U.S. job creation slowed by snow

Blizzards blamed for curtailing hiring, construction in March

46,000 new positions

With 4.2% joblessness, `economy is still in very good shape'

April 03, 1999|By BLOOMBERG NEWS

WASHINGTON -- The U.S. economy created 46,000 new jobs last month, fewer than expected and the worst monthly performance in more than three years, the government reported yesterday. Even so, the unemployment rate fell to a 29-year low of 4.2 percent, government figures showed.

The decline from February's gain of 297,000 jobs was attributed primarily to blizzards in many parts of the country, curtailing hiring by construction companies and restaurants, and isn't a sign of a slowdown, analysts said.

"The economy is still in very, very good shape," said Joel Naroff, chief economist at Naroff Economic Advisors in Holland, Penn.

In another economic report yesterday, the Commerce Department said that the number of U.S. houses, condominiums and apartments completed fell in February from an 11-year high.

Housing completions dropped 6 percent to a seasonally adjusted annual rate of 1.546 million in February after rising 14.2 percent in January to a revised 1.645 million rate. January's rate was the highest since 1.685 million units were completed in July 1987.

Completions tend to lag behind reports of construction starts by about six months. By category, builders put the finishing touches on 1.7 percent fewer single-family homes during February, while completions of apartments and other multifamily units decreased 21.5 percent.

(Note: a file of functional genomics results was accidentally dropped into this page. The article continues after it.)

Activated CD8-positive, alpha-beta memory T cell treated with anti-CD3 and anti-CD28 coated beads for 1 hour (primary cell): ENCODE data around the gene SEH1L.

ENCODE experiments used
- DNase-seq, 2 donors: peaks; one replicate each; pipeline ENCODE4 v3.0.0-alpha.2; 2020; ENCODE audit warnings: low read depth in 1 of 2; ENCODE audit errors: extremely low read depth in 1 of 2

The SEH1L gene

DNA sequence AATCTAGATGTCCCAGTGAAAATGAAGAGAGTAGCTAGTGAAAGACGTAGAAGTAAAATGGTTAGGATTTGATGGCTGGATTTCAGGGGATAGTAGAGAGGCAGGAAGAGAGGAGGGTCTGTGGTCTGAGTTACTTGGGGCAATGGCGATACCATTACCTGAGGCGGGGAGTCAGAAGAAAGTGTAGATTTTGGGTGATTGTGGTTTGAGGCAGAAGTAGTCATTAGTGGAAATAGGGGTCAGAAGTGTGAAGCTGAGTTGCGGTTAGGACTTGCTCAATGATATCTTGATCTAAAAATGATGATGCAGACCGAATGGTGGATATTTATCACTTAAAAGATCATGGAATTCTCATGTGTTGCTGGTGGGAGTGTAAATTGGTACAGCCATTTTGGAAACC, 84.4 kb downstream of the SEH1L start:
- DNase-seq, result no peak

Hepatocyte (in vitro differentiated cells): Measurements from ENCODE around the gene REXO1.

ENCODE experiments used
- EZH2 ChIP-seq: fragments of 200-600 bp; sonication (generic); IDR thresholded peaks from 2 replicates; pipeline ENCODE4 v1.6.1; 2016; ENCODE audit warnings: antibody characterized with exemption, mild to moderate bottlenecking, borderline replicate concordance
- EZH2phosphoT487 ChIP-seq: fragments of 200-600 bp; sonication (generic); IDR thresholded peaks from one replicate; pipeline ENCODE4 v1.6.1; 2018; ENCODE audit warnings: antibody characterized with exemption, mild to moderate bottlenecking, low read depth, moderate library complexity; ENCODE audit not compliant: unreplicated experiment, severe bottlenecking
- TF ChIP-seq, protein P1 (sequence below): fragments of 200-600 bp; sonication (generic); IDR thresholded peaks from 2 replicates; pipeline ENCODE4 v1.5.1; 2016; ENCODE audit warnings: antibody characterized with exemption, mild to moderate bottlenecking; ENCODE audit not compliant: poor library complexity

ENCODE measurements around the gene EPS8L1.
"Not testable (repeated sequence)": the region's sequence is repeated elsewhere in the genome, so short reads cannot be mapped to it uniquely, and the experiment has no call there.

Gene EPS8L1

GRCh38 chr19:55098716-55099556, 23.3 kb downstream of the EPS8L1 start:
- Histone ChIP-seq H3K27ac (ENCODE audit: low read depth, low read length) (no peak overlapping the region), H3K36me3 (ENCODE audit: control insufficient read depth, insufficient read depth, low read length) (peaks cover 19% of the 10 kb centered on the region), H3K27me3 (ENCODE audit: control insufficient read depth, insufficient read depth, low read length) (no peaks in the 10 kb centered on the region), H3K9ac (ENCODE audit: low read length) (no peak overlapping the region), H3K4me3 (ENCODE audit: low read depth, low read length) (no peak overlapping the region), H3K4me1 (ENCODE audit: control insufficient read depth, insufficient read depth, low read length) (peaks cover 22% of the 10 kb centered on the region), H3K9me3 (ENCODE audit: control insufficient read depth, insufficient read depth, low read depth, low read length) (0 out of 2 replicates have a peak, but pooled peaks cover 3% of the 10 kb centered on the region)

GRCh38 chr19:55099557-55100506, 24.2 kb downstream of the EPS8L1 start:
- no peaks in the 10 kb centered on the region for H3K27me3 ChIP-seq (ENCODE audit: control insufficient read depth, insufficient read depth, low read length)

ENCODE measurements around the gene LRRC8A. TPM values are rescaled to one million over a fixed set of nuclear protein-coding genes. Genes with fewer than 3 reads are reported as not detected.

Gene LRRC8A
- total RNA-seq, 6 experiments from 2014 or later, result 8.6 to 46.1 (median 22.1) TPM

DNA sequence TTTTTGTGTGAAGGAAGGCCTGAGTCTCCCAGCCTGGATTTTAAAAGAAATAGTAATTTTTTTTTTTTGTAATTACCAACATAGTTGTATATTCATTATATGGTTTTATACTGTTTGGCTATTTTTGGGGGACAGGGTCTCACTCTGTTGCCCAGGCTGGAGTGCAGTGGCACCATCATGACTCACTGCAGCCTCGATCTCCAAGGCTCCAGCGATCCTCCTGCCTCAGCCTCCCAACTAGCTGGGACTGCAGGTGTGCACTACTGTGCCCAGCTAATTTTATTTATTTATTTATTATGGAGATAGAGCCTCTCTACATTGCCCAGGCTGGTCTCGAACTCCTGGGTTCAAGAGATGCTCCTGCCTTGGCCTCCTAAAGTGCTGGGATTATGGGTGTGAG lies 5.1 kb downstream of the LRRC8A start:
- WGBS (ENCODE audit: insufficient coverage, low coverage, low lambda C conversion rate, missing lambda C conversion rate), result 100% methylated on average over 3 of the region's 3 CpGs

Weather also likely played a role in the decline from February's 4.4 percent unemployment rate. The jobless rate is calculated from a separate Labor Department survey of households that found the number of Americans employed or looking for work fell last month. The number of job seekers should rebound this month as temperatures rise, analysts said.

Last month's job gain was the smallest since the economy lost 48,000 jobs in January 1996 -- after a major blizzard blanketed the East Coast.

It also fell far short of economists' forecast of an increase of 147,000 for the month.

While Naroff said the drop in the jobless rate to the lowest since February 1970 suggests that "there have got to be pressures building," wage gains last month were tempered, as workers' average hourly wages rose 0.2 percent after a 0.2 percent February increase.

Construction employment fell by 47,000, the biggest decline since a 55,000 drop in March 1993, and employment at restaurants and bars fell by 48,000 as Americans stayed home to shovel out.

Manufacturing employment fell by 35,000 last month, surprising analysts who expected factory payrolls to stabilize after falling by 381,000 during the past 12 months. That conflicts with other reports on manufacturing, including yesterday's National Association of Purchasing Management survey, which reported that layoffs were slowing.

"It's entirely possible we're getting such good productivity growth in manufacturing, we don't need to add workers," even as factory output picks up, said Nick Perna, chief economist at Fleet Financial Group in Hartford, Conn.

U.S. productivity, or worker output per hour, grew at a 4.6 percent annual rate in the fourth quarter of last year.

That is four times the average annual productivity growth during the past two decades of about 1.1 percent.

Workers' average hourly earnings, a gauge of business costs, rose 3 cents to $13.09 last month, although Perna said inflation-wary investors should be "a little careful about breaking out the champagne" on that number.

Pub Date: 4/03/99

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